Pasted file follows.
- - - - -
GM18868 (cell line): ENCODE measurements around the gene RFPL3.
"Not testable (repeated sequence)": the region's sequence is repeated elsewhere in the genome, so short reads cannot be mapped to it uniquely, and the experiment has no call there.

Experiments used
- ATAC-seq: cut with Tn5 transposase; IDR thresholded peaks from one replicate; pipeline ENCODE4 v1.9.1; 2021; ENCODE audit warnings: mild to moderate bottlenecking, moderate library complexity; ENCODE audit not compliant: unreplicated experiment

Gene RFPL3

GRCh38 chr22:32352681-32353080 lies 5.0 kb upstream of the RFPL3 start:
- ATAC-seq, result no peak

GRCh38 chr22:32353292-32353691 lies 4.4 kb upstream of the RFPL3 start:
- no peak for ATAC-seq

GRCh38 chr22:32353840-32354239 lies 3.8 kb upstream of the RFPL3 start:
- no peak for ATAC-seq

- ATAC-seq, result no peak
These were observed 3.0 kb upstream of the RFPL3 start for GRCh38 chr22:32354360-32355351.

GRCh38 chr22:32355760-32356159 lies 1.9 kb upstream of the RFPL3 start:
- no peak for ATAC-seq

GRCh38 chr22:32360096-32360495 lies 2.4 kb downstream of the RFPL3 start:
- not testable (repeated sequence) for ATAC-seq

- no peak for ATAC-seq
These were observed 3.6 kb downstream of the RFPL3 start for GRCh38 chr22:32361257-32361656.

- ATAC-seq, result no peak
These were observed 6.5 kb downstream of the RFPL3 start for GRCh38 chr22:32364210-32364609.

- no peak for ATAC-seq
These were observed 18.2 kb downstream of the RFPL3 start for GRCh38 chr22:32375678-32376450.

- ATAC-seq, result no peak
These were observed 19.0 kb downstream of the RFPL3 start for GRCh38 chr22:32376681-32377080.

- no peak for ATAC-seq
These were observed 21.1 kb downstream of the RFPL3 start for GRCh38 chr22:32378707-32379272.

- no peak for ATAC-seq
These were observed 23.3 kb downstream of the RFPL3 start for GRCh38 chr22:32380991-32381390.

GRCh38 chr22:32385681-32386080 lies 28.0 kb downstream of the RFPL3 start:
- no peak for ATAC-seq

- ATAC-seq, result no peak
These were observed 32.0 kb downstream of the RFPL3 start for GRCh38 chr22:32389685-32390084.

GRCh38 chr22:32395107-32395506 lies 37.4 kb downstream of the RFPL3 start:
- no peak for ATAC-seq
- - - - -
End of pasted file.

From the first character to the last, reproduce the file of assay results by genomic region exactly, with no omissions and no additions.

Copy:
GM18868 (cell line): ENCODE measurements around the gene RFPL3.
"Not testable (repeated sequence)": the region's sequence is repeated elsewhere in the genome, so short reads cannot be mapped to it uniquely, and the experiment has no call there.

Experiments used
- ATAC-seq: cut with Tn5 transposase; IDR thresholded peaks from one replicate; pipeline ENCODE4 v1.9.1; 2021; ENCODE audit warnings: mild to moderate bottlenecking, moderate library complexity; ENCODE audit not compliant: unreplicated experiment

Gene RFPL3

GRCh38 chr22:32352681-32353080 lies 5.0 kb upstream of the RFPL3 start:
- ATAC-seq, result no peak

GRCh38 chr22:32353292-32353691 lies 4.4 kb upstream of the RFPL3 start:
- no peak for ATAC-seq

GRCh38 chr22:32353840-32354239 lies 3.8 kb upstream of the RFPL3 start:
- no peak for ATAC-seq

- ATAC-seq, result no peak
These were observed 3.0 kb upstream of the RFPL3 start for GRCh38 chr22:32354360-32355351.

GRCh38 chr22:32355760-32356159 lies 1.9 kb upstream of the RFPL3 start:
- no peak for ATAC-seq

GRCh38 chr22:32360096-32360495 lies 2.4 kb downstream of the RFPL3 start:
- not testable (repeated sequence) for ATAC-seq

- no peak for ATAC-seq
These were observed 3.6 kb downstream of the RFPL3 start for GRCh38 chr22:32361257-32361656.

- ATAC-seq, result no peak
These were observed 6.5 kb downstream of the RFPL3 start for GRCh38 chr22:32364210-32364609.

- no peak for ATAC-seq
These were observed 18.2 kb downstream of the RFPL3 start for GRCh38 chr22:32375678-32376450.

- ATAC-seq, result no peak
These were observed 19.0 kb downstream of the RFPL3 start for GRCh38 chr22:32376681-32377080.

- no peak for ATAC-seq
These were observed 21.1 kb downstream of the RFPL3 start for GRCh38 chr22:32378707-32379272.

- no peak for ATAC-seq
These were observed 23.3 kb downstream of the RFPL3 start for GRCh38 chr22:32380991-32381390.

GRCh38 chr22:32385681-32386080 lies 28.0 kb downstream of the RFPL3 start:
- no peak for ATAC-seq

- ATAC-seq, result no peak
These were observed 32.0 kb downstream of the RFPL3 start for GRCh38 chr22:32389685-32390084.

GRCh38 chr22:32395107-32395506 lies 37.4 kb downstream of the RFPL3 start:
- no peak for ATAC-seq